I need help to understand the battery

Discussion in 'iPhone Tips, Help and Troubleshooting' started by ardchoille50, Apr 21, 2015.

  1. ardchoille50 macrumors 68020

    Feb 6, 2014
    I would like some information regarding how the iPhone battery works so I can better understand my iPhone 6.

    My device:
    I am on an iPhone 6, 64 GB model in Space Grey, that was purchased new from Verizon on January 14 of this year.

    My iPhone management habits:
    * I never manually close apps unless an app is misbehaving
    * Once per month I allow my iPhone battery to run down until the phone powers itself off. I then charge it to 100% before using it again.
    * The main app background refresh is on but toggled off for individual apps
    * Screen timeout is set to 2 minutes
    * Screen brightness is set to half with Auto-Brightness toggled on

    The fact that I average 2 days between charges with moderate use tells me that these habits are beneficial. I have followed these habits on iPhones since 2012 and have always enjoyed long battery life on iPhones.

    When I charge the phone to 100% and immediately begin using it, the phone stays on 100% for a short time. However, as you can see from the included screenshot, when I charge the phone to 100% and leave it on the charger for a couple hours after the 100% mark has been reached, the phone stays on 100% for more than 6 hours.

    My query:
    What exactly is happening, when I leave the phone on the charger for a couple hours after the 100% mark has been reached, that causes the apparent extended battery life? Am I shortening the overall lifespan of the battery by leaving it on the charger for hours after the 100% mark.

    Can someone who understands these batteries give some insight?

    Attached Files:

  2. adamhenry macrumors 68000


    Jan 1, 2015
    On the Beach
    When the charge reaches 100% it changes to a trickle charge to prevent overcharging. It will not degrade your battery to leave it on the charger long after it reaches 100%. IMHO it would be better for the battery to terminate the charge at 100% but it would only make a very small difference if any.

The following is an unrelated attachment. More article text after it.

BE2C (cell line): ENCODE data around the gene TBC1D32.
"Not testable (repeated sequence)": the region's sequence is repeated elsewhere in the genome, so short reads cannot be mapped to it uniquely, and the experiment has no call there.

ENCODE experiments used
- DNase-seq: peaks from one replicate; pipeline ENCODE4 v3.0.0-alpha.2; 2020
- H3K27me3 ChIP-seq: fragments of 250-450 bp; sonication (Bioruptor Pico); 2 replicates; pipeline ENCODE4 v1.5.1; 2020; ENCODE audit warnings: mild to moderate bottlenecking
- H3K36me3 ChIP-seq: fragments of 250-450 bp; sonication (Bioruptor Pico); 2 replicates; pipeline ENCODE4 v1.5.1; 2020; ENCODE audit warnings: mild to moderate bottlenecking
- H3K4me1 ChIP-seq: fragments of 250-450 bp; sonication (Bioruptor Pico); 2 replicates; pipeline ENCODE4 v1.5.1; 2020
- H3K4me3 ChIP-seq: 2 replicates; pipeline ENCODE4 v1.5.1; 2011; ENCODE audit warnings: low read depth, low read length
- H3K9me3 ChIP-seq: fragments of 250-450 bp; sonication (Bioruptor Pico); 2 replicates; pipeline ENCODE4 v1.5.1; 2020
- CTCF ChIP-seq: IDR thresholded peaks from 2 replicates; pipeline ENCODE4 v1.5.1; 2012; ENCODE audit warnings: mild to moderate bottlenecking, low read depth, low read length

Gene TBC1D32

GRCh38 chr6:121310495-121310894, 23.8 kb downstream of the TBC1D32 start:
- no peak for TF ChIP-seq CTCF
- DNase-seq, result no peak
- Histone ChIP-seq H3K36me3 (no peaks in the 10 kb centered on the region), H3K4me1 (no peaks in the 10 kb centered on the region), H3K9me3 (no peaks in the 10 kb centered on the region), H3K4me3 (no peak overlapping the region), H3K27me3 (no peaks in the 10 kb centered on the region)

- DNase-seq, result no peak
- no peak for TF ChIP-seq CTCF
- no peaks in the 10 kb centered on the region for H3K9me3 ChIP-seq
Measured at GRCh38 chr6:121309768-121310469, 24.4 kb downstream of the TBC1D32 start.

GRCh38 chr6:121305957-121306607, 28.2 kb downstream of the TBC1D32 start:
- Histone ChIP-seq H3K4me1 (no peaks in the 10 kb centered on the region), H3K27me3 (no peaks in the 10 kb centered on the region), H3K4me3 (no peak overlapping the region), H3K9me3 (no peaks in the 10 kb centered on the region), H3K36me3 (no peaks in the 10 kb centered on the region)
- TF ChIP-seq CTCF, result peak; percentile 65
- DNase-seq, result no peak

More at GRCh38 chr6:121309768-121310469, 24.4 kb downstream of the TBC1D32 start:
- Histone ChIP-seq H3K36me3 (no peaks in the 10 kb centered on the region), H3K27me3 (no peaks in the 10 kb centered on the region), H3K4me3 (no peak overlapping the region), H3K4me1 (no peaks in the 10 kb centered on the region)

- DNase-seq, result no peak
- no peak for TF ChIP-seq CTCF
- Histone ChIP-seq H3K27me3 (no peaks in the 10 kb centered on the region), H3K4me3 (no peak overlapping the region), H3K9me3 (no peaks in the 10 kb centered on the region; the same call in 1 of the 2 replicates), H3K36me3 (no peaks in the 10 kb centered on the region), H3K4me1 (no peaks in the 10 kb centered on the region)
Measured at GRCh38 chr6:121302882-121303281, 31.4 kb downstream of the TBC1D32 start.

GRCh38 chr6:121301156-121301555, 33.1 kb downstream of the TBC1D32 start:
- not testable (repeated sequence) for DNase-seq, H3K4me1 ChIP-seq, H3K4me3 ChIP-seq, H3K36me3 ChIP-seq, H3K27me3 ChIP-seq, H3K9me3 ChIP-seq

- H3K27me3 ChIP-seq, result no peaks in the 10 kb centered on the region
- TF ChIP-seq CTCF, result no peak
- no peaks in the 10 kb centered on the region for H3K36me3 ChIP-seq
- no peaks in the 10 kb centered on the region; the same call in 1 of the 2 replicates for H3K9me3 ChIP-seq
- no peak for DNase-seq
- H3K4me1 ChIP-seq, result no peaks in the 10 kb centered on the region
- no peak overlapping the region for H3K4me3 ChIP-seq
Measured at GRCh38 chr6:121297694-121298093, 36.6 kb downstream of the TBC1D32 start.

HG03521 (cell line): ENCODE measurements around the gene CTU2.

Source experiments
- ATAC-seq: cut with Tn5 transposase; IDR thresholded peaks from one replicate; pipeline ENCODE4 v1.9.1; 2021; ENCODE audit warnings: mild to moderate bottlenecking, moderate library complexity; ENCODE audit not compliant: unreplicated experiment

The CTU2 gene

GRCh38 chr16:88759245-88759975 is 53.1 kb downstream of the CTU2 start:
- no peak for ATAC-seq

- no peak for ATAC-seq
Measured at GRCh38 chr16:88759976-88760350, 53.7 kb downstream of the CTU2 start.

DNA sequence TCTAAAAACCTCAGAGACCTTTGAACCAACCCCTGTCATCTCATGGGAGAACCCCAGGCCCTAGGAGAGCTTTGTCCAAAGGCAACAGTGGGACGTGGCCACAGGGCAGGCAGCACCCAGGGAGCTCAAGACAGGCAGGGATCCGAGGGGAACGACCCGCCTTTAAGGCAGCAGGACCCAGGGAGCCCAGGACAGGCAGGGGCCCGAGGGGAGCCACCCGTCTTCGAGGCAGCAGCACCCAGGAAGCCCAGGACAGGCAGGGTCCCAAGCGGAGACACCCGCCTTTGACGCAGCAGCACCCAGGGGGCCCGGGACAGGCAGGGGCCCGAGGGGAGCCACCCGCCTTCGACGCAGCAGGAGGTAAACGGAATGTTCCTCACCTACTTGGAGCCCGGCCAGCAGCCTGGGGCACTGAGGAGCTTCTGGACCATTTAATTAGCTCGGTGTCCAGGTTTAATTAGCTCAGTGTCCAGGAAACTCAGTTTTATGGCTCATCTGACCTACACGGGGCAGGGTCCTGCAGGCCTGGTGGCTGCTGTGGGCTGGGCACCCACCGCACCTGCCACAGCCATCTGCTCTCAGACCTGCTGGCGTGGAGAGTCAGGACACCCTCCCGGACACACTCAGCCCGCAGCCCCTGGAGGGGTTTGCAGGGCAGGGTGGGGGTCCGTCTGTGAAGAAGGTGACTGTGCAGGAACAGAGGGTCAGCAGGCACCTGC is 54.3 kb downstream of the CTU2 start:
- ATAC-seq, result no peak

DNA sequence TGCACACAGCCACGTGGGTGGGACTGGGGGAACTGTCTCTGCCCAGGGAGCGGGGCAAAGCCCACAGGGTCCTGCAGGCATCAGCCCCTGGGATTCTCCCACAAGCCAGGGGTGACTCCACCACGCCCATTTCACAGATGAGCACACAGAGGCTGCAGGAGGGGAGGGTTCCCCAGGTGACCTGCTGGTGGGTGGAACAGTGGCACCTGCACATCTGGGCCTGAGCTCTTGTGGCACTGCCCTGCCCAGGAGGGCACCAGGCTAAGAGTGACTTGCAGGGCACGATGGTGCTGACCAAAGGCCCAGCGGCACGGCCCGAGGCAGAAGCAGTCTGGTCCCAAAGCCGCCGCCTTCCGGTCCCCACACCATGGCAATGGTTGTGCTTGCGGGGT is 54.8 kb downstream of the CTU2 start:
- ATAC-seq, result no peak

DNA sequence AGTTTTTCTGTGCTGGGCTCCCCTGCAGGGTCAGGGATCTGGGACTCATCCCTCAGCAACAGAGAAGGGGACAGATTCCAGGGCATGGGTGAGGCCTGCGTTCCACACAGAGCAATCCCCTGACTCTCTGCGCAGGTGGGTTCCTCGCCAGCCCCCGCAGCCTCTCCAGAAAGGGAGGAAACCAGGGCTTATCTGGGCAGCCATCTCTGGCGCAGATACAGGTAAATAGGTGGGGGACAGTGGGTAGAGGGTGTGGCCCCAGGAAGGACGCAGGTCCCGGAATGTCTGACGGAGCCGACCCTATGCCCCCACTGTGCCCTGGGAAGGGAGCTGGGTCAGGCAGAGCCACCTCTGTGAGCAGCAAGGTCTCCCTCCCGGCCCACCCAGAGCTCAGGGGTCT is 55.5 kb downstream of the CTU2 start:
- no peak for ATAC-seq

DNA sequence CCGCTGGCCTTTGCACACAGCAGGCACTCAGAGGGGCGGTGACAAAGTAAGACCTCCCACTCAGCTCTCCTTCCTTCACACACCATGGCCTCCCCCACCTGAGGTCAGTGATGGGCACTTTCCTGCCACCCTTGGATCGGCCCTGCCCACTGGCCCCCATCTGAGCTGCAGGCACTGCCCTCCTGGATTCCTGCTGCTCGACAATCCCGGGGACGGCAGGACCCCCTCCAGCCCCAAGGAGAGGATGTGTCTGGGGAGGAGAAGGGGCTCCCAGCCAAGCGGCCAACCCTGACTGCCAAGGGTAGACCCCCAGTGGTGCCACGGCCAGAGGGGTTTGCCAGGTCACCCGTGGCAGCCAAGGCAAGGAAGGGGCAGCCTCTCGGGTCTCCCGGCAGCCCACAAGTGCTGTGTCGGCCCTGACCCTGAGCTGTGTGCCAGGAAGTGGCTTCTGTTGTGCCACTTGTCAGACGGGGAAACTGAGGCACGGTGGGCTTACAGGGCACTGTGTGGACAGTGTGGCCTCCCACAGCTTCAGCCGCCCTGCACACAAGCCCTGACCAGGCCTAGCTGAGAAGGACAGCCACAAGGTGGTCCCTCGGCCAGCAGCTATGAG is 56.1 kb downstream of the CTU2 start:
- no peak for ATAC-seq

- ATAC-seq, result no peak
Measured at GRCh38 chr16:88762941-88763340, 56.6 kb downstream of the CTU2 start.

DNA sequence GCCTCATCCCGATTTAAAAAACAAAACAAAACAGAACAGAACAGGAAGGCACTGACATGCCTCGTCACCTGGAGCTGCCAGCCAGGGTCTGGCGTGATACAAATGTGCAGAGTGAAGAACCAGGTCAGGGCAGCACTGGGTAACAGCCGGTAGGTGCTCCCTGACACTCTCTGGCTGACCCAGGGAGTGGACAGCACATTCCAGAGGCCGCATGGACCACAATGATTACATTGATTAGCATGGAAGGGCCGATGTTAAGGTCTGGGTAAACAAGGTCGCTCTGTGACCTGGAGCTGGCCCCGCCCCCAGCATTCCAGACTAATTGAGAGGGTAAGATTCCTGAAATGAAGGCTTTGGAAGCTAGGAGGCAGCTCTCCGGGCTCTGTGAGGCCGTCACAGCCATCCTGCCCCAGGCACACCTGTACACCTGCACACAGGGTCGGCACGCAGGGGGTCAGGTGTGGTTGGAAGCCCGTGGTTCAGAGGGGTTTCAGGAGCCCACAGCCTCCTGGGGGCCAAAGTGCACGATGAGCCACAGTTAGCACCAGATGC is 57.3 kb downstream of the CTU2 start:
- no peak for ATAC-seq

3. Alan Mac Farlan macrumors regular

    Apr 16, 2015
    Battery science is not my suit ... but what little I know about it is that Apple hard charges the Lithium battery when it is below 75%, then slows it down quite a bit, when it gets to about 95% Apple then goes to trickle charge supposedly.

    Stays there at trickle charge in part to deal with solar panels on some iPhone systems (the solar panel in the sunlight makes energy that 'must' go somewhere and do work or you break the solar panel) ... and to deal with computer battery.

    The Tesla Electric Sports Car has 10,000 computer battery in it, that are in long tubes, and they only last 2 years, then you have to replace 10,000 battery to get the Tesla Car up and running again.

    Android has a back case port to replace the battery ... Apple do not, need special tools to do it well but iPhone battery can be replaced rather easily.

    I do not think that Lithium computer battery has a sponge memory in it like the NiCad, otherwise the way Apple charges them up would enhance that sponge memory and they would dry up faster in my unschooled opinion.

    Even with full drain and full charge on the NiCad battery it still would not drain all the way and charge all the way ... just do it bigger longer is all .. then just having partial charges and partial drain going on in the performance curve.

    So with NiCad it is better to do it that way ... with Lithium I doubt it.

    The 2 year battery life of these computer battery is pretty much set in stone in the chemistry of the materials.

    All battery dies, from the expansion and contraction of heating them and cooling them down from charge and discharge.

    There is NEW stuff coming out that changes the architecture of the battery with using the same materials of today that is making a difference ... in changing the surface area of the battery with a bubble architecture instead of a flat sheet for a surface.

    This change in architecture changes how the battery charges and discharges and seems to change the durability of the materials as well ... have to see though. Chemistry is chemistry ... still an inexact science.

    With Saccharine they were looking for a Beta Blocker for medical purpose and this accident came out instead ... Rummy who brought you New York 911; well he was in charge of the FDA in Reagans term .. and he made the unique decision to claim this chemical that Big Pharma cooked up in the lab was now a FOOD item and did not need human testing prior to public use.

    Still the chemical turned out to be dangerous for human consumption, but oddly enough is still on the market.

    You asked a wide open question .. so you get a wide open answer.

    my very warmest regards.



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